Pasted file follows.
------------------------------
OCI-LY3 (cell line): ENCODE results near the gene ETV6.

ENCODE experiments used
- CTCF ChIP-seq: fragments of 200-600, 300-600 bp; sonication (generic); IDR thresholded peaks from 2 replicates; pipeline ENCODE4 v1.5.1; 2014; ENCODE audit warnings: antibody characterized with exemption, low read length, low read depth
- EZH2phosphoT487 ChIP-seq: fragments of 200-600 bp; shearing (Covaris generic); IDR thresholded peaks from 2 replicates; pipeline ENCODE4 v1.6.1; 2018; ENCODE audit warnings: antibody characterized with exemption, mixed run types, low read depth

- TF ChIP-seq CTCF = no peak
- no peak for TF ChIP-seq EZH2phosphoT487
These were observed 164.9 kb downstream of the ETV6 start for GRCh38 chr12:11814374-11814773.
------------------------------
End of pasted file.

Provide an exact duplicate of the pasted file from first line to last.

OCI-LY3 (cell line): ENCODE results near the gene ETV6.

ENCODE experiments used
- CTCF ChIP-seq: fragments of 200-600, 300-600 bp; sonication (generic); IDR thresholded peaks from 2 replicates; pipeline ENCODE4 v1.5.1; 2014; ENCODE audit warnings: antibody characterized with exemption, low read length, low read depth
- EZH2phosphoT487 ChIP-seq: fragments of 200-600 bp; shearing (Covaris generic); IDR thresholded peaks from 2 replicates; pipeline ENCODE4 v1.6.1; 2018; ENCODE audit warnings: antibody characterized with exemption, mixed run types, low read depth

- TF ChIP-seq CTCF = no peak
- no peak for TF ChIP-seq EZH2phosphoT487
These were observed 164.9 kb downstream of the ETV6 start for GRCh38 chr12:11814374-11814773.